CLOSE

Matchsticks Once Sickened and Deformed Women and Children

Women working in a match factory in London in 1871. Image credit: Public domain

Everyone knows the beginning of the age of industrialization in England was not pleasant. People looking for work crowded into cities, which then became cesspools of disease and pollution. One particularly dirty job done by women and children actually made them glow in the dark: matchstick making. And it also contributed to “phossy jaw,” a disease as gross as it sounds—necrosis of the jaw bone caused by phosphorus poisoning.

Recently, anthropologists studying the skeleton of a young teenager discovered that the bones appear to show the physical hallmarks of phosphorus poisoning, among other conditions. They published their findings in the open access journal International Journal of Paleopathology [PDF].

Matchstick making was incredibly popular in 19th century England, with hundreds of factories spread across the country. For 12 to 16 hours a day, workers dipped treated wood into a phosphorus concoction, then dried and cut the sticks into matches.

Some of the matches produced by Bryant & May. Long hours, low pay, and dangerous work conditions—including potential phossy jaw—sparked the Match Girls Strike of 1888. Three years later, Bryant & May stopped using white phosphorous in matches. Image credit: Wellcome Trust // CC BY 4.0

This work paid poorly, and half of the employees in this industry were kids who hadn’t even reached their teens. While working long hours indoors in a cramped, dark factory put these children at risk of contracting tuberculosis and getting rickets, matchstick making held a specific risk: phossy jaw.

The element phosphorous is essential for living creatures, especially in the form of calcium phosphate in the skeleton. However, too much of it can cause phosphorus poisoning.

People who were exposed in matchstick factories to white phosphorus are known historically to have developed physical ailments. Inhalation of phosphorus fumes could cause inflammation of the lungs and other pulmonary problems. Phosphorus hanging in the air and settling on walls and floors often gave the factory a blue-green glow. Workers went home with clothes that practically glowed in the dark, and those who inhaled too much phosphorus could have fluorescent vomit, bluish breath, and a glow around their mouths.

The remains of a young teenager who likely suffered the fate of these matchstick workers was recently studied by Durham University anthropologist Charlotte Roberts and her colleagues. The skeleton of the adolescent was unearthed from a Quaker cemetery in North Shields, in the Northeast of England, dating from the early 18th century to the mid 19th century. There were a number of matchstick producers in the region at the time, according to historical data.

The child, whose gender is unclear, died between 12 and 14 years old, and had suffered from scurvy and rickets, and possibly tuberculosis and phossy jaw. Roberts and her colleagues found pathological evidence for these conditions throughout the child’s skeleton. Abnormally bowed thigh bones suggest a defect in mineralization of the adolescent’s bones, likely caused by rickets; children working long hours in factories did not get enough sun to produce the vitamin D necessary for proper bone growth. But an extra, thin layer of bone on the legs and skull points to a second metabolic condition: scurvy, caused by insufficient consumption of vitamin C.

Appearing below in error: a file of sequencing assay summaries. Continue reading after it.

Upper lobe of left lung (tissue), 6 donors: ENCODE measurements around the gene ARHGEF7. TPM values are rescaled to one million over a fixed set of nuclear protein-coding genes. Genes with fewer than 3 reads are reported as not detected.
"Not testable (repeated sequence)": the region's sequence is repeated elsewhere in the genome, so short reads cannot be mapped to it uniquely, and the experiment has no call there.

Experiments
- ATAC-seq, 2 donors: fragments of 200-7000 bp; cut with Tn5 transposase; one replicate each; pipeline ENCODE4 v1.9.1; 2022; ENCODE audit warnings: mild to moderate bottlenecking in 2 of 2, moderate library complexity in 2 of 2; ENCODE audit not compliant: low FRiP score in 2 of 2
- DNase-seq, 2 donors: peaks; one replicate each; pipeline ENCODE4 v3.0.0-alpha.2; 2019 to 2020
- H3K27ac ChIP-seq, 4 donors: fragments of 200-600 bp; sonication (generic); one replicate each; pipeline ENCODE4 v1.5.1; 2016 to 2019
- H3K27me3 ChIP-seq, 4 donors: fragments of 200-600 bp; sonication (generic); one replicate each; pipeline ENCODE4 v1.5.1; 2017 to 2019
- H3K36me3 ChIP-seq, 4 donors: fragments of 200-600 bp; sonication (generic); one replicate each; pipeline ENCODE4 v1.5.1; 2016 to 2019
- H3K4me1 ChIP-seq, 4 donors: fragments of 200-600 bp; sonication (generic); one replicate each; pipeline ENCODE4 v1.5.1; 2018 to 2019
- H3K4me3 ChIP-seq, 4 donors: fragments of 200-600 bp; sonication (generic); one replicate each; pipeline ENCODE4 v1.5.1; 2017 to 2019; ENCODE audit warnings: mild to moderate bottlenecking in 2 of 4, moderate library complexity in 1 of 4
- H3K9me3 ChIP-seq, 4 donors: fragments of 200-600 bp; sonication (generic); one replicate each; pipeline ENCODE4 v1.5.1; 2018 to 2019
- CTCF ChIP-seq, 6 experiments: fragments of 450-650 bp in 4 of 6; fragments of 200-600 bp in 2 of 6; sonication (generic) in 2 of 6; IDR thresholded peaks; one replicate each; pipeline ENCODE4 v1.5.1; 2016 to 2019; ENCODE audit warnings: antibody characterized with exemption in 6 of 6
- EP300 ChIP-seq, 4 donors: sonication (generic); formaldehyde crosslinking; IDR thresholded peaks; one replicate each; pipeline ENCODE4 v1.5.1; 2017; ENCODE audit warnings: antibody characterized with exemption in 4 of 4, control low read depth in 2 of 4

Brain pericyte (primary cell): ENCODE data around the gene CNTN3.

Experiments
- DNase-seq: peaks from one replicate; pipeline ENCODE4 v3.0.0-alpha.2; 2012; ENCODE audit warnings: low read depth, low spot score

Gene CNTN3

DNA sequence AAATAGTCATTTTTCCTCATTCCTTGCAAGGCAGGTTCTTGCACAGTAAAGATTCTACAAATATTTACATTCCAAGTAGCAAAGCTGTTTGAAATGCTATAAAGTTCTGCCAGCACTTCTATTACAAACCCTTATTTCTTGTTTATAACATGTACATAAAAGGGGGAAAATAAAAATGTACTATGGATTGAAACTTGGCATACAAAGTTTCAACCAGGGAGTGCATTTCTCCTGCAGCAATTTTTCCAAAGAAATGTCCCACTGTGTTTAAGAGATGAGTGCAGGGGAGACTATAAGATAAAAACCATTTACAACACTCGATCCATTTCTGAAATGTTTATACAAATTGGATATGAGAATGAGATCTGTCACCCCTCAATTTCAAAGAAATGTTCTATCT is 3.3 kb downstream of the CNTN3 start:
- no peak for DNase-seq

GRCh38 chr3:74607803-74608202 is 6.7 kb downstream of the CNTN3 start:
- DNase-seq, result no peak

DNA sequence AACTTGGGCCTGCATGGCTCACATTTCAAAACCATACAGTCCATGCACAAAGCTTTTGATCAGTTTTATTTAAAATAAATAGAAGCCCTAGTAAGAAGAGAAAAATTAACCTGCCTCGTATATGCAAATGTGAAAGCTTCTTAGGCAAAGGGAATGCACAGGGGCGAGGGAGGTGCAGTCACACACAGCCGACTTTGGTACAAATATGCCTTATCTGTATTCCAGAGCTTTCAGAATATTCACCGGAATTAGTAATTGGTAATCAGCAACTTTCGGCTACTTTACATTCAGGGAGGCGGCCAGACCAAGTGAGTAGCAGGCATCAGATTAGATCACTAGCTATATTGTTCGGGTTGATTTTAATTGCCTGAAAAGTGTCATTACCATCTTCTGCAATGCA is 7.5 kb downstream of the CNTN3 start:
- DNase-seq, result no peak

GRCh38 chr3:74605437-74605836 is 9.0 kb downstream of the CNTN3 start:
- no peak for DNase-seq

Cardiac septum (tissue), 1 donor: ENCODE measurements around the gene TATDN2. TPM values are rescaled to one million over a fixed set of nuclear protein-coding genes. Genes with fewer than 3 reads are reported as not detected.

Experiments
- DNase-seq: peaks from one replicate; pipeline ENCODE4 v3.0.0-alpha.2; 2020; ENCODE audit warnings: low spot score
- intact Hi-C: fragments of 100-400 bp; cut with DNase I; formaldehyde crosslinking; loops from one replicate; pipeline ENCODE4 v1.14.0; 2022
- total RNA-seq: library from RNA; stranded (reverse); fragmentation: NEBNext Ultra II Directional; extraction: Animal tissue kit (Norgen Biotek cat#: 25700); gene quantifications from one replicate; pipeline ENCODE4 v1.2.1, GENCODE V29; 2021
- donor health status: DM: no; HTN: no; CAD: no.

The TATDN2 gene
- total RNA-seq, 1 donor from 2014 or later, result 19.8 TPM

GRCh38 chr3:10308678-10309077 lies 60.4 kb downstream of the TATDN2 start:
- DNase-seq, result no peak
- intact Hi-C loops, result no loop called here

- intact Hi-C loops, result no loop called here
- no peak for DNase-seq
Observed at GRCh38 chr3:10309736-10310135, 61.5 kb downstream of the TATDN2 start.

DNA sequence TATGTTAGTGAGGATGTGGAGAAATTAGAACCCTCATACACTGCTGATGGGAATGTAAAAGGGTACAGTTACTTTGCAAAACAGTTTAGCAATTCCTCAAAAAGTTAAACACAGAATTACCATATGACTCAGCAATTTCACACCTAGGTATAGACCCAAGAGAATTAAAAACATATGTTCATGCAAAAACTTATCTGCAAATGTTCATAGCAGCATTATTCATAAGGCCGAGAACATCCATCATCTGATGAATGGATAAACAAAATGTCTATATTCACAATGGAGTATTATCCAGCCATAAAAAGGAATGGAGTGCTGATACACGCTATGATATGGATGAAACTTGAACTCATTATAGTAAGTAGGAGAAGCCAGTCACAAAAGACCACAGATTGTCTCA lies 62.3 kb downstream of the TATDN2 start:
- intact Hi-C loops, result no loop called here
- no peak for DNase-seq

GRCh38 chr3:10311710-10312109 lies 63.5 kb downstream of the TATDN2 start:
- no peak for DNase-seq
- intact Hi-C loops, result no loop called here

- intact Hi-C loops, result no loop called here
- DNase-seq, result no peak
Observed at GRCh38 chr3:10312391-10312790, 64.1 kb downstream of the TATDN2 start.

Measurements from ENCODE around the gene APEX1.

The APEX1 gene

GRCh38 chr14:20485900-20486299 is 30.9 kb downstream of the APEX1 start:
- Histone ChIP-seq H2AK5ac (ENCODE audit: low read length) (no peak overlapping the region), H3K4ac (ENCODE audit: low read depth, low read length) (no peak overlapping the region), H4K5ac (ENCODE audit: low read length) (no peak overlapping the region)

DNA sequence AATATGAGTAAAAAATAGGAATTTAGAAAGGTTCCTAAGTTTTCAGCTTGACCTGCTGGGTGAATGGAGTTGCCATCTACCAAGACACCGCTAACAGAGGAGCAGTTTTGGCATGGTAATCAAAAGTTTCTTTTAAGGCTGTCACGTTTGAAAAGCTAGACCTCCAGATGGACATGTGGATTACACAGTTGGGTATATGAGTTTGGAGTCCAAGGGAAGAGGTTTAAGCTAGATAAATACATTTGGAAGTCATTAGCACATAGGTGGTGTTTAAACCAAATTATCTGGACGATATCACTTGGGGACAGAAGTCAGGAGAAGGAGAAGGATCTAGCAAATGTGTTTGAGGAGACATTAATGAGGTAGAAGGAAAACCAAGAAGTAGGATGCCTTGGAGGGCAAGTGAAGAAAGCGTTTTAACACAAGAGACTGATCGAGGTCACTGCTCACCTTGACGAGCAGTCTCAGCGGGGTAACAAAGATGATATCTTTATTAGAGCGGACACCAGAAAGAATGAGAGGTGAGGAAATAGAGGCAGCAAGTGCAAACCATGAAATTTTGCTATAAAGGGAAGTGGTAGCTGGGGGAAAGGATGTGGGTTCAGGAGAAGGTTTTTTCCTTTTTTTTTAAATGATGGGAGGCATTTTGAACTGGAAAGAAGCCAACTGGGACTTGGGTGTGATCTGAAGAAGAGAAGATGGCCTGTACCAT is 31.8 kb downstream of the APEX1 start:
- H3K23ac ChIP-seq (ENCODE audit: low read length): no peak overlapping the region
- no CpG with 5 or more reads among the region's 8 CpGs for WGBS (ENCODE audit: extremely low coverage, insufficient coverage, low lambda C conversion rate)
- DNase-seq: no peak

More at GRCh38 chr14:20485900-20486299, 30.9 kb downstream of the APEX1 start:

Additional bony changes in the rib cage suggest the teenager had a pulmonary problem, perhaps triggered by indoor or outdoor pollution, or perhaps it was related to tuberculosis.

Clearly, this person suffered from a number of dietary deficiencies and childhood diseases and, as Roberts and her colleagues write, “the skeleton of this person reflects the challenging environment in which he or she lived and worked during their short life.”

But it’s the lower jaw (below) that connects this adolescent to the industry of matchstick making. The researchers note that approximately 11 percent of those exposed to phosphorus fumes developed ‘phossy jaw’ about five years after initial exposure, on average. The condition is essentially a massive infection of the mandible resulting from cumulative exposure to phosphorus. The left side of the mandible of this adolescent shows widespread destruction as well as a curious mass of bone in the middle.

Charlotte Roberts in Anthropological Review

The researchers suggest that the mass is a chunk of dead bone that became engulfed by the infection. When they compared their findings from this adolescent’s mouth to historical reports of phossy jaw and to a 19th century mandible known to have been from a matchstick maker, they saw that "the lesions on these documented mandibles are very similar to those present” in this adolescent’s skeleton.

Although the researchers cannot conclusively prove this adolescent suffered from phossy jaw, the teenager would almost certainly have been “facially disfigured, with swelling and suppurations of the affected side of the face, [and] the foul discharge from the mouth as a result of osteomyelitis [bone infection] would have been odorous,” they write.

Historical records often compare sufferers of phossy jaw to people with leprosy because of their obvious physical disfigurement and the condition’s social stigma.

In spite of the fact that problems such as phossy jaw were well known when matchstick production was at its height in England in the 1800s, the use of white phosphorus in this industry wasn’t outlawed until 1910. That means that for nearly a century, mostly poor women and children were exposed to toxic levels of phosphorus, as well as harmful working conditions in factories.

Although this adolescent skeleton represents the first likely paleopathological evidence of phosphorus poisoning, chances are high that more will be found as archaeologists learn how to recognize and diagnose the condition.